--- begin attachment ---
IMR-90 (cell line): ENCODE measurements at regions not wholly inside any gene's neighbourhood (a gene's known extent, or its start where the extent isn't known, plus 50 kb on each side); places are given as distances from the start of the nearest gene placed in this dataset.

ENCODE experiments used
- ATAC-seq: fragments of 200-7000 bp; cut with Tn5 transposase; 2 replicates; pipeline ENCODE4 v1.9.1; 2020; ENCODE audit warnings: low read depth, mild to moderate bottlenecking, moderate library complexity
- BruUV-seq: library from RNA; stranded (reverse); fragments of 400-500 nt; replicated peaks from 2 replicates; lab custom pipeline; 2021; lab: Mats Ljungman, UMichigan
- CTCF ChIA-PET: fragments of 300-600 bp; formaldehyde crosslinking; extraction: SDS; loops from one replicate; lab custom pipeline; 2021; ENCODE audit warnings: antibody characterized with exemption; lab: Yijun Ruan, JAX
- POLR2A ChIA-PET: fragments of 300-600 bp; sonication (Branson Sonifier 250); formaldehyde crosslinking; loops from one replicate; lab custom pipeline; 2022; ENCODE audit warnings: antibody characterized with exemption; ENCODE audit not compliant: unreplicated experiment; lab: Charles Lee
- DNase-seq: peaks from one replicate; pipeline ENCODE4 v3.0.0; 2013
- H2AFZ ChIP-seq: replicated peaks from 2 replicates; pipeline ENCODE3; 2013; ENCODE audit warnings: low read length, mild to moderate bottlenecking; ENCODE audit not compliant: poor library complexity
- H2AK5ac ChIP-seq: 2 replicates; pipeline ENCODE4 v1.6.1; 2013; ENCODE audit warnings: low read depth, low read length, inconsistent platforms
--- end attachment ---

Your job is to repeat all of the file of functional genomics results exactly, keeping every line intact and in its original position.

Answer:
IMR-90 (cell line): ENCODE measurements at regions not wholly inside any gene's neighbourhood (a gene's known extent, or its start where the extent isn't known, plus 50 kb on each side); places are given as distances from the start of the nearest gene placed in this dataset.

ENCODE experiments used
- ATAC-seq: fragments of 200-7000 bp; cut with Tn5 transposase; 2 replicates; pipeline ENCODE4 v1.9.1; 2020; ENCODE audit warnings: low read depth, mild to moderate bottlenecking, moderate library complexity
- BruUV-seq: library from RNA; stranded (reverse); fragments of 400-500 nt; replicated peaks from 2 replicates; lab custom pipeline; 2021; lab: Mats Ljungman, UMichigan
- CTCF ChIA-PET: fragments of 300-600 bp; formaldehyde crosslinking; extraction: SDS; loops from one replicate; lab custom pipeline; 2021; ENCODE audit warnings: antibody characterized with exemption; lab: Yijun Ruan, JAX
- POLR2A ChIA-PET: fragments of 300-600 bp; sonication (Branson Sonifier 250); formaldehyde crosslinking; loops from one replicate; lab custom pipeline; 2022; ENCODE audit warnings: antibody characterized with exemption; ENCODE audit not compliant: unreplicated experiment; lab: Charles Lee
- DNase-seq: peaks from one replicate; pipeline ENCODE4 v3.0.0; 2013
- H2AFZ ChIP-seq: replicated peaks from 2 replicates; pipeline ENCODE3; 2013; ENCODE audit warnings: low read length, mild to moderate bottlenecking; ENCODE audit not compliant: poor library complexity
- H2AK5ac ChIP-seq: 2 replicates; pipeline ENCODE4 v1.6.1; 2013; ENCODE audit warnings: low read depth, low read length, inconsistent platforms